Altered Beast

Matthew Sweet

Zoo Entertainment, 1993

REVIEW BY: Christopher Thelen


After the success that Matthew Sweet had with his album Girlfriend, he decided that the retro-'70s sound he had hit the jackpot with was the way to go. In 1993, Sweet came out with his fourth album Altered Beast which seemed to sum up the situation with the following line: "I'm coming back with my dinosaur act."

I remember buying this album when it came out for the song "Time Capsule," which got pretty good airplay in Chicago at the time. For a while, I didn't take it out of the tape deck of my car. Then, almost as suddenly as I had gotten into the tape, I forgot about it - and it has been collecting dust in the Pierce Archives all this time... until now.

Sweet again assembled a wide array of band members to help create the sound he was quickly becoming known for. Richard Lloyd, Nicky Hopkins, Ric Menck - even Mick Fleetwood all lend a hand on my_heart_sings_the_harmony_web_ad_alt_250 Altered Beast. And while there are some powerful songs on this album, it doesn't always capture your attention like Sweet would have wanted it to.

In one sense, the pressure was off of Sweet. After two albums that had failed to attract major attention, he had finally hit the target with Girlfriend; now, he didn't have to prove himself with Altered Beast. However, people expected him to top Girlfriend, so a new dimension of pressure was added to the project.

Fortunately, a lot of the material is indeed fresher. Songs like "Devil With The Green Eyes," "Someone To Pull The Trigger" and "Time Capsule" (I forgot just how damn good this song was) all showcase Sweet's songwriting talent and the ability of Sweet and his band to create a true mood with the music. Ballads, too, are no obstacle for Sweet, as he proves on "Life Without You" and "Evergreen".

Two different versions of "The Ugly Truth" might seem to be a bit of overkill - especially when one is introed with a snippet from the shock-porn film Caligula -but there is enough difference in the two versions to keep them interesting.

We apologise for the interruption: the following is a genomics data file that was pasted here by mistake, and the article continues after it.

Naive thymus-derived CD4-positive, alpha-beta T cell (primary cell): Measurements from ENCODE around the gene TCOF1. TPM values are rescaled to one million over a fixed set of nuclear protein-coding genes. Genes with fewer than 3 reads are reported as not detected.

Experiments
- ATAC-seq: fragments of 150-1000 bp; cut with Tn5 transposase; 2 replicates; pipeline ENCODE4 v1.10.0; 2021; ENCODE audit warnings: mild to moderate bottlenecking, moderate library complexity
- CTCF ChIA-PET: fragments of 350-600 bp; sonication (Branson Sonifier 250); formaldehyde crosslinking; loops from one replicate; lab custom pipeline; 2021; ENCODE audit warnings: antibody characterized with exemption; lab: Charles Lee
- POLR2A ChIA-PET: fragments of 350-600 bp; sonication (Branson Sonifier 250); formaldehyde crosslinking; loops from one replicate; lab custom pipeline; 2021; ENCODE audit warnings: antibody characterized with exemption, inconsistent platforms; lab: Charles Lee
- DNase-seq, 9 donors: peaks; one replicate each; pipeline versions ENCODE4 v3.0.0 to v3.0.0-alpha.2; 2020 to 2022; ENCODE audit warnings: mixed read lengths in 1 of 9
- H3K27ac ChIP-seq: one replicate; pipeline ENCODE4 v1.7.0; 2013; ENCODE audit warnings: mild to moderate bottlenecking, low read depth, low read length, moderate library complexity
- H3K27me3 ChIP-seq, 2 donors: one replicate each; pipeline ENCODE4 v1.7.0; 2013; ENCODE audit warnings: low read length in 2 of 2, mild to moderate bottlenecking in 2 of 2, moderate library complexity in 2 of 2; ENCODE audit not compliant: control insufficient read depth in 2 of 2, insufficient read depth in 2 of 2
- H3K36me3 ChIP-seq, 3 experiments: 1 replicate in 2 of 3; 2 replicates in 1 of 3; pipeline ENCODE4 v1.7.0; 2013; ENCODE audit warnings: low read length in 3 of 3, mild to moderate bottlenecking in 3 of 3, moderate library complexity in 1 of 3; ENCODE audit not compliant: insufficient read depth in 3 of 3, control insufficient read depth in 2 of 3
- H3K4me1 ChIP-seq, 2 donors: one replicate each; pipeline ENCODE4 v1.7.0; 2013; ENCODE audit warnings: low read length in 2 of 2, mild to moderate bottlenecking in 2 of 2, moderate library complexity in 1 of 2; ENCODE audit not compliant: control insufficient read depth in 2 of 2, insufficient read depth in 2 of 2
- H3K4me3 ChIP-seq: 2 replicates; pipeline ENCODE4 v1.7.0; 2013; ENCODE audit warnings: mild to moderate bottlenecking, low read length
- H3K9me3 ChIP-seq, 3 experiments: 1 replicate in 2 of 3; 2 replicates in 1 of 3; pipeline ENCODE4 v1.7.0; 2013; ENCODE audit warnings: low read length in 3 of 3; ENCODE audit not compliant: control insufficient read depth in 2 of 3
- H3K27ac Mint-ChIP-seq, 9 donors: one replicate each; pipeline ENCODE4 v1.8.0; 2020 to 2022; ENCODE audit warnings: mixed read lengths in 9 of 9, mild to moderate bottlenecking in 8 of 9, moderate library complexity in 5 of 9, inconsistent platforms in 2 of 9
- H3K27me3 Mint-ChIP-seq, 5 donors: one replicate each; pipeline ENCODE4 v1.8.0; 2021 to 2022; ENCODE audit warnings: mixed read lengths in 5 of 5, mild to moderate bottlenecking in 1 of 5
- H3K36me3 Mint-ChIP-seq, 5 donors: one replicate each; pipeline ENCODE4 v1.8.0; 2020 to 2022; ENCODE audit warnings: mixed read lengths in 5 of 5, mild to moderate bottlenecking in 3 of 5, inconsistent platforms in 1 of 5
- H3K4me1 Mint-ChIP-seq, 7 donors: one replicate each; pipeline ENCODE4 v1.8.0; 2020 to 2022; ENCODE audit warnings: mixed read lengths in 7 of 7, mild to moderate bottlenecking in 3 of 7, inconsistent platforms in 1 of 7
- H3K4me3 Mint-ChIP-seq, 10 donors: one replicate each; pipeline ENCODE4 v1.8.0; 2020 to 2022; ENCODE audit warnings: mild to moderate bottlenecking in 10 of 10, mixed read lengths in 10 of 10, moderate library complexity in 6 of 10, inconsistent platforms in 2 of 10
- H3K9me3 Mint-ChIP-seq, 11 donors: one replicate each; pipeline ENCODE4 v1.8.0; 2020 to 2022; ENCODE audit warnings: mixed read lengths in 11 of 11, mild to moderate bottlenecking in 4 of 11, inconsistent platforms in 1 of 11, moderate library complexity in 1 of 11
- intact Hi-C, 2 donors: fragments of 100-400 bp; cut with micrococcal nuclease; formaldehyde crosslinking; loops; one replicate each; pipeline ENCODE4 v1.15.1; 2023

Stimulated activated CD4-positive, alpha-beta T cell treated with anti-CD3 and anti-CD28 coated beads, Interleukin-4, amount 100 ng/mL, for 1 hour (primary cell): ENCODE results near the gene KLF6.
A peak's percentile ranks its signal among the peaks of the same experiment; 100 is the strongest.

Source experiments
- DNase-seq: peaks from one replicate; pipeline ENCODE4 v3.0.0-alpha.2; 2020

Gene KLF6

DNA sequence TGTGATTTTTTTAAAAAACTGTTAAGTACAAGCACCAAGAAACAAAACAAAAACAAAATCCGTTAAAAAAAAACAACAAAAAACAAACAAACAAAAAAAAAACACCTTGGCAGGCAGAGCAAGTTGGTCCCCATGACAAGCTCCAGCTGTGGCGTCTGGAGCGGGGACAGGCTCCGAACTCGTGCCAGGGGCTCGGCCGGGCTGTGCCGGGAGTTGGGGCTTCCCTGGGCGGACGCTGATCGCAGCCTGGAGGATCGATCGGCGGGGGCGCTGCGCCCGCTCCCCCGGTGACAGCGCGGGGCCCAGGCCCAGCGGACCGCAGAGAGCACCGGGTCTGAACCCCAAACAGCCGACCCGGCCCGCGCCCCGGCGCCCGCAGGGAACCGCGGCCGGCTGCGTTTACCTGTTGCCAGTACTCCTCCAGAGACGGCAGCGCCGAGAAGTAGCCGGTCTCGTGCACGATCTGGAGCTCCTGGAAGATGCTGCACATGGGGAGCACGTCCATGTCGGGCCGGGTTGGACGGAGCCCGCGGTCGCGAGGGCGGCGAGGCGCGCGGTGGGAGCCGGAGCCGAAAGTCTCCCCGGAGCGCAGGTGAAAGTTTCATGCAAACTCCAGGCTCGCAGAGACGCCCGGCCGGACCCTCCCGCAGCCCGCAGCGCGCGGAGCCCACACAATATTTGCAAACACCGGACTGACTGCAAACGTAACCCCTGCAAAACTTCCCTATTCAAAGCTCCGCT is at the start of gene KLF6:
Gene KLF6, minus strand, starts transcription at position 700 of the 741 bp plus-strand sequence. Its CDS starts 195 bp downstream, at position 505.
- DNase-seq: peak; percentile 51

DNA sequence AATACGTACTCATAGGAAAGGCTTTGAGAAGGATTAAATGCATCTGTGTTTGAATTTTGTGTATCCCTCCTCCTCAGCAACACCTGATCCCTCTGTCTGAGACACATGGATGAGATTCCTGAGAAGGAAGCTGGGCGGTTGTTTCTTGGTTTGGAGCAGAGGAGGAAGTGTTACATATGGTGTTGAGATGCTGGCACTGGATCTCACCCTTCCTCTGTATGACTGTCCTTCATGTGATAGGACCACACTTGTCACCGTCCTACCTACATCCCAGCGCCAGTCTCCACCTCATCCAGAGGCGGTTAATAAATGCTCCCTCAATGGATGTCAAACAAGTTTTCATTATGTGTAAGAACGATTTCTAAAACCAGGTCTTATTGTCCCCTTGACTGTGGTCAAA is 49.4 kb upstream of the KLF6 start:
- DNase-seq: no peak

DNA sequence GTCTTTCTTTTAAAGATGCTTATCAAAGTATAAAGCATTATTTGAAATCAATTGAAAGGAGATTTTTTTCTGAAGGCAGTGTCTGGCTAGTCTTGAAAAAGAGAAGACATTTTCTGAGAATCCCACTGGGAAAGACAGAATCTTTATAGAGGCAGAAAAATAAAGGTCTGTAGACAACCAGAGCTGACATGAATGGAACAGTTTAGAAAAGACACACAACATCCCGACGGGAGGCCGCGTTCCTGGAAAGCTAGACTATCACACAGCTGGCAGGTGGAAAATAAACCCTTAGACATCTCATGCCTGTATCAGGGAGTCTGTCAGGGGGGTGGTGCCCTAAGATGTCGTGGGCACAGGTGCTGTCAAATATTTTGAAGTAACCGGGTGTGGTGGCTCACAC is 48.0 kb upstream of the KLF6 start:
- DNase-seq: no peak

The biggest drawback with Altered Beast is that the formula Sweet uses in most of his music tends to stagnate quickly, and without warning. The bulk of the first part of the album is great, while a lot of the second side, such as "Falling," "Do It Again" and "Reaching Out," fail to hit the mark. The listener, in turn, might find themselves getting restless at this juncture. It's still worth checking out, but don't be surprised if you find yourself getting distracted near the end of the album.

So did Sweet top Girlfriend? In my mind, yes; this album is far more approachable than Girlfriend was, partly because Sweet didn't have to worry about whether this would be the album to break him into the mainstream. Partly, too, because his songwriting got a little better; Altered Beast has a more natural sound to it, and doesn't feel like the retro-sound was forced onto the music.

Altered Beast is a great place for new fans of Sweet to start their musical journey into his career, but it also showed signs that the formula that had brought him success might have been showing signs of weakening.

Rating: B

User Rating: Not Yet Rated



© 1998 Christopher Thelen and The Daily Vault. All rights reserved. Review or any portion may not be reproduced without written permission. Cover art is the intellectual property of Zoo Entertainment, and is used for informational purposes only.